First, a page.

Larger Waistline Is Linked to Increased Risk for Heart Disease in Women
Heart Disease and Women
Women with waistlines of 35 inches or more are at greater risk of heart disease than thinner women, according to a new study by researchers at NewYork-Presbyterian Hospital/Columbia and Sister to Sister: Everyone Has a Heart Foundation. The study is published in today's Journal of Women's Health.
Of more than 6,000 women without known heart disease whose waistlines were measured on Women's Heart Day, February 18, 2005, the study found that 90 percent had at least one major risk factor for heart disease, and one-third had three or more. These risk factors included high cholesterol and high blood pressure, among others. Increased waist circumference was also correlated with a woman's 10-year chance of having a heart attack or dying of heart disease.
"Measuring waist circumference may be a simple method that women can identify themselves as being at increased heart-attack risk and empower them to seek further evaluation and possible treatment from their doctors," says lead author Dr. Lori Mosca, director of preventive cardiology at NewYork-Presbyterian Hospital and professor of medicine at Columbia University College of Physicians and Surgeons.
A substantial proportion of women screened were found to have major risk factors for heart disease they were unaware of. Nearly half of all women with elevated cholesterol or low HDL cholesterol ("good" cholesterol) did not report a history of being told they had abnormal cholesterol from a health-care provider. Alarmingly, 43 percent of women who participated in the screening had blood glucose above what is considered normal (≶ 100 mg/dL). And, 16 percent of women with no documented history of hypertension had elevated blood pressure (> 140/90 mmHg) that should receive intervention based on national standards.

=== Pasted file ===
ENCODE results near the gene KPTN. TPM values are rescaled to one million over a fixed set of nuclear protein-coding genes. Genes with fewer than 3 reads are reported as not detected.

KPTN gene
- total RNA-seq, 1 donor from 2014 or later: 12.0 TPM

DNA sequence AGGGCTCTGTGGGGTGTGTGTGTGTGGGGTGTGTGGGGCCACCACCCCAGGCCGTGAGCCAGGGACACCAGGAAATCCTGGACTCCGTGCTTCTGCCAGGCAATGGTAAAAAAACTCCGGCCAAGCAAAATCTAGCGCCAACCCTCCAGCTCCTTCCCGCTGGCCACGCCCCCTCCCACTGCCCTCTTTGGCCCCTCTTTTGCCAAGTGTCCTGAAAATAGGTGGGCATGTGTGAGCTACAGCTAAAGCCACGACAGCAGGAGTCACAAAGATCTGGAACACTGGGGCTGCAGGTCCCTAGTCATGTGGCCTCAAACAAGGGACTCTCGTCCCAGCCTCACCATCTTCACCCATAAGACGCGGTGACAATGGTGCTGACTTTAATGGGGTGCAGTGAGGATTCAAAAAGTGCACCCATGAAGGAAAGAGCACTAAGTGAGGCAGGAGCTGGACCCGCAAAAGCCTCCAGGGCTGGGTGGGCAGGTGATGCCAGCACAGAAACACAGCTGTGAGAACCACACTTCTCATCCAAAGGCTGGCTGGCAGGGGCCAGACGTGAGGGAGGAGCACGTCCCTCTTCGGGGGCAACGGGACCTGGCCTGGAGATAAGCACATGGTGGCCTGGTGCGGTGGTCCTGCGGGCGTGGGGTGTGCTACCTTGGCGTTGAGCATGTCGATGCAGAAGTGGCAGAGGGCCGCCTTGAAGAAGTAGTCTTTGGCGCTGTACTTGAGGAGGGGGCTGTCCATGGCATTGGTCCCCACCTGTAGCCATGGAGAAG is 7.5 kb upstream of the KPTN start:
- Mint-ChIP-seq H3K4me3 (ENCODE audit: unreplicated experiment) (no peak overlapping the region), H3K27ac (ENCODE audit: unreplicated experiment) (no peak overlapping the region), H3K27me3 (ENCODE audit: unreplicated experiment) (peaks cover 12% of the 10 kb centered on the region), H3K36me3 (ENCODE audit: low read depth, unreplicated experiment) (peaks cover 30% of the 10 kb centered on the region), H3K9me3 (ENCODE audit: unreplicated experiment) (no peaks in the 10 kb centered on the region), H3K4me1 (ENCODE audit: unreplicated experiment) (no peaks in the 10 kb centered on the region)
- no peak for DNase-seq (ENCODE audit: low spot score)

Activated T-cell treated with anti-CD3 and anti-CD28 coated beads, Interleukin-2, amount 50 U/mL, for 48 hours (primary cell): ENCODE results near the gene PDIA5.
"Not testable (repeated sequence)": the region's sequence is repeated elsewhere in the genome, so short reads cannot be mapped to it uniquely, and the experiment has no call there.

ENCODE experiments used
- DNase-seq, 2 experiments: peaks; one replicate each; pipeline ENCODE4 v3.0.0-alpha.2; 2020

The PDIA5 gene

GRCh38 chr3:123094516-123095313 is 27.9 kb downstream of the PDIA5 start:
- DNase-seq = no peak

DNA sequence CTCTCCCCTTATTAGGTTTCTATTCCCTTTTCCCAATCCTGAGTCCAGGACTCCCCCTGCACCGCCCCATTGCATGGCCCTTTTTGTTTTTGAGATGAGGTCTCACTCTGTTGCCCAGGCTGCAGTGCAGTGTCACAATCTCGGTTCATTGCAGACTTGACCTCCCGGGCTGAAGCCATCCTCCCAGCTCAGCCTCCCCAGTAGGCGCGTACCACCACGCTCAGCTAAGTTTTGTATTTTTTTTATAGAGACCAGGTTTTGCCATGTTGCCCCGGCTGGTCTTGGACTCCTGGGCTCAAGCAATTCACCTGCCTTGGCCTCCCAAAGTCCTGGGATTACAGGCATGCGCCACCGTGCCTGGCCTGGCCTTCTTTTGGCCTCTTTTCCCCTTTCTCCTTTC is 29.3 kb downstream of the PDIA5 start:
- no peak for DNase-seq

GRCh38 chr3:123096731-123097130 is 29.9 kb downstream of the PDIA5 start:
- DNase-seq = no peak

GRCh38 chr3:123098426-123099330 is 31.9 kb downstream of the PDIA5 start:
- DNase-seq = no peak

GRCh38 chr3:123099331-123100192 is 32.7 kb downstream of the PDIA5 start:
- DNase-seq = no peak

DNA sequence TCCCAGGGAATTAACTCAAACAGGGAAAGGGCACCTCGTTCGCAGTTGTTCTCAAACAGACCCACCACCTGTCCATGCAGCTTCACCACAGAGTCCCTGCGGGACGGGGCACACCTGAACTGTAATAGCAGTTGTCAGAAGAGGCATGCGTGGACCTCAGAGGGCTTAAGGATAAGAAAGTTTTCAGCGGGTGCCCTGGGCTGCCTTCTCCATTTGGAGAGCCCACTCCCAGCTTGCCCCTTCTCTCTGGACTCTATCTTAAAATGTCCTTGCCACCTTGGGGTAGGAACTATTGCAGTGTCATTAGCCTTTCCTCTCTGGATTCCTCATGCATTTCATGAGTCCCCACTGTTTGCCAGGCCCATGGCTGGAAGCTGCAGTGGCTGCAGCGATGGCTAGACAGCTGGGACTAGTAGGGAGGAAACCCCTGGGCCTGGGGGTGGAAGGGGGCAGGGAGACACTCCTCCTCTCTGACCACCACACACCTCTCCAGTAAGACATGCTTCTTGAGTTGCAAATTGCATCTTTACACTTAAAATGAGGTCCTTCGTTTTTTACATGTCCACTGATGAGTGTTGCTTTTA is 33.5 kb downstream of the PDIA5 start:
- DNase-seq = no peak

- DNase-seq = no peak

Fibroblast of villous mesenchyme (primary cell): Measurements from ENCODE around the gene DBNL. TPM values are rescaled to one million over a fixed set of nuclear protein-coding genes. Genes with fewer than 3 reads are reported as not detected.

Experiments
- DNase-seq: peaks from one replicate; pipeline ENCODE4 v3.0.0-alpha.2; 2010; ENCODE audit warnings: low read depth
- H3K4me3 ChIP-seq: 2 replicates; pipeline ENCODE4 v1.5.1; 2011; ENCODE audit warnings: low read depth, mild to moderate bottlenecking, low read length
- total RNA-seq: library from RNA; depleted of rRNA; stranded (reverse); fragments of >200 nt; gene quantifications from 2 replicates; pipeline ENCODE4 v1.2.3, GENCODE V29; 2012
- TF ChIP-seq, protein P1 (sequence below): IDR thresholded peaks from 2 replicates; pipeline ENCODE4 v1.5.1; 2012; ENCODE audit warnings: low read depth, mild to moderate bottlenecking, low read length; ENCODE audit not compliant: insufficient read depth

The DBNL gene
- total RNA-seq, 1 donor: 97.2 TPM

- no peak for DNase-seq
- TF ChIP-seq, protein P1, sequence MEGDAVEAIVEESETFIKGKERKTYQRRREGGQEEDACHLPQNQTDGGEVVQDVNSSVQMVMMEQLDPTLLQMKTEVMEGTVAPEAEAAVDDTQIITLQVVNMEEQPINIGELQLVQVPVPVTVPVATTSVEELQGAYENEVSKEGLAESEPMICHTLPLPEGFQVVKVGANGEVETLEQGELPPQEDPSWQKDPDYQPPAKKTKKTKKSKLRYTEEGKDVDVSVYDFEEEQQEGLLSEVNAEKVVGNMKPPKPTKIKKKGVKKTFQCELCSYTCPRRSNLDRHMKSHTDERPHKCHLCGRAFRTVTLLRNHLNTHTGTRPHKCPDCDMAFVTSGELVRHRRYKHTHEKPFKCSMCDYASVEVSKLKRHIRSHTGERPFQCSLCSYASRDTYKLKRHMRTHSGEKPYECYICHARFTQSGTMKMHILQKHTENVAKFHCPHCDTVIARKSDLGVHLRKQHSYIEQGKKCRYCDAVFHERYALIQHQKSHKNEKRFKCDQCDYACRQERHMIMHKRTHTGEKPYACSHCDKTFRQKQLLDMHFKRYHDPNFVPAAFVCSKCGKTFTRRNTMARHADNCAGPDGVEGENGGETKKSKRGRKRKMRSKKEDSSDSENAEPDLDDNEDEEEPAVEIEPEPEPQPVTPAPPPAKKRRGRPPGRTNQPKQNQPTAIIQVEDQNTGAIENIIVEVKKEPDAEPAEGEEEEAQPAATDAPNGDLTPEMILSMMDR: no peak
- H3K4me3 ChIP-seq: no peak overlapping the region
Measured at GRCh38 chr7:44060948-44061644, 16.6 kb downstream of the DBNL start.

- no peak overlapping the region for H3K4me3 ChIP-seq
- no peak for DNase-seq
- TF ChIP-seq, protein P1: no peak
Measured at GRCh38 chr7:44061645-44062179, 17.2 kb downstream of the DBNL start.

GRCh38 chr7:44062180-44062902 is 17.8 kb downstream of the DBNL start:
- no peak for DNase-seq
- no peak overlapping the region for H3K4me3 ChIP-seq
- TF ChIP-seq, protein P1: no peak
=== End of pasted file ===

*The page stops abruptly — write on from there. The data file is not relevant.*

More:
According to Dr. Mosca, who also serves as the chief medical advisor for the Sister to Sister: Everyone Has a Heart Foundation, "These findings underscore the need to educate women about their personal risk of cardiovascular disease and educate them that where there is one risk factor present, there are likely more. Lifestyle is critical in treating the risk factors for heart-disease-related conditions like hypertension, high cholesterol, and diabetes that are associated with abdominal obesity and each other. Weight management, good nutrition, regular exercise, and avoidance of smoking can go a long way to lowering overall cardiovascular risk. Because so many participants in our screening program were unaware of their risk, our study makes clear that women need to ask their physician if they have any of these risk factors."
Sister to Sister: Everyone Has a Heart Foundation, Inc. is a not-for-profit grassroots organization founded in 2000 by Mrs. Irene Pollin with a mission to bring free heart-disease screenings and "heart-healthy" prevention information and support to women nationwide. Since its inception, Sister to Sister has touched the lives of thousands of women through the National Woman's Heart Day